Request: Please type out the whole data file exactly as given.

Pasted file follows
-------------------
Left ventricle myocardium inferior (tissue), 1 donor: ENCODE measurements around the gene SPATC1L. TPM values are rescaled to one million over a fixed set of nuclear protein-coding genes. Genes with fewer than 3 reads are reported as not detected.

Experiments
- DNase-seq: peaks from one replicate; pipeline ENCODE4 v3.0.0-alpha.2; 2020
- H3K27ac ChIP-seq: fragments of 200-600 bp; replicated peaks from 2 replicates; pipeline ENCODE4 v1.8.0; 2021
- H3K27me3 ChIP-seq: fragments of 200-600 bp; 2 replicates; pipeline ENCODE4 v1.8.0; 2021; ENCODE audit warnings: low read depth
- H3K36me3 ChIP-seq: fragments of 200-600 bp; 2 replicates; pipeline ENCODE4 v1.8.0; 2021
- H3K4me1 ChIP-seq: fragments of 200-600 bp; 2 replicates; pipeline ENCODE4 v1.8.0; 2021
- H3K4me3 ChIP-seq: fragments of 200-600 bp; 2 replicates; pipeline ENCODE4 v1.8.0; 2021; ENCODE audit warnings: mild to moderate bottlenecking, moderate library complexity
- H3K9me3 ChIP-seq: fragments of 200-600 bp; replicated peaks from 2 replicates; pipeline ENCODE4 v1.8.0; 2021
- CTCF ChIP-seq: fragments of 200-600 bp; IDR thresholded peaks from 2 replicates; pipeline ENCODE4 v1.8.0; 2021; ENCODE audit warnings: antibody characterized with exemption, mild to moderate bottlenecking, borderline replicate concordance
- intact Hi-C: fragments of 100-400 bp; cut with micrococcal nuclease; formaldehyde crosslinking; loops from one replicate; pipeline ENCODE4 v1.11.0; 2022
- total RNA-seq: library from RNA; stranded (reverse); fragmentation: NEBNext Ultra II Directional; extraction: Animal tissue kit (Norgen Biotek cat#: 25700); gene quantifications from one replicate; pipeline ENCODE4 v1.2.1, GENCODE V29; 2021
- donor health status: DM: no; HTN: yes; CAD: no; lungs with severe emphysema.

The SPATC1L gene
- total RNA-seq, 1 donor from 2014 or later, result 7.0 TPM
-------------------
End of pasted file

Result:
Left ventricle myocardium inferior (tissue), 1 donor: ENCODE measurements around the gene SPATC1L. TPM values are rescaled to one million over a fixed set of nuclear protein-coding genes. Genes with fewer than 3 reads are reported as not detected.

Experiments
- DNase-seq: peaks from one replicate; pipeline ENCODE4 v3.0.0-alpha.2; 2020
- H3K27ac ChIP-seq: fragments of 200-600 bp; replicated peaks from 2 replicates; pipeline ENCODE4 v1.8.0; 2021
- H3K27me3 ChIP-seq: fragments of 200-600 bp; 2 replicates; pipeline ENCODE4 v1.8.0; 2021; ENCODE audit warnings: low read depth
- H3K36me3 ChIP-seq: fragments of 200-600 bp; 2 replicates; pipeline ENCODE4 v1.8.0; 2021
- H3K4me1 ChIP-seq: fragments of 200-600 bp; 2 replicates; pipeline ENCODE4 v1.8.0; 2021
- H3K4me3 ChIP-seq: fragments of 200-600 bp; 2 replicates; pipeline ENCODE4 v1.8.0; 2021; ENCODE audit warnings: mild to moderate bottlenecking, moderate library complexity
- H3K9me3 ChIP-seq: fragments of 200-600 bp; replicated peaks from 2 replicates; pipeline ENCODE4 v1.8.0; 2021
- CTCF ChIP-seq: fragments of 200-600 bp; IDR thresholded peaks from 2 replicates; pipeline ENCODE4 v1.8.0; 2021; ENCODE audit warnings: antibody characterized with exemption, mild to moderate bottlenecking, borderline replicate concordance
- intact Hi-C: fragments of 100-400 bp; cut with micrococcal nuclease; formaldehyde crosslinking; loops from one replicate; pipeline ENCODE4 v1.11.0; 2022
- total RNA-seq: library from RNA; stranded (reverse); fragmentation: NEBNext Ultra II Directional; extraction: Animal tissue kit (Norgen Biotek cat#: 25700); gene quantifications from one replicate; pipeline ENCODE4 v1.2.1, GENCODE V29; 2021
- donor health status: DM: no; HTN: yes; CAD: no; lungs with severe emphysema.

The SPATC1L gene
- total RNA-seq, 1 donor from 2014 or later, result 7.0 TPM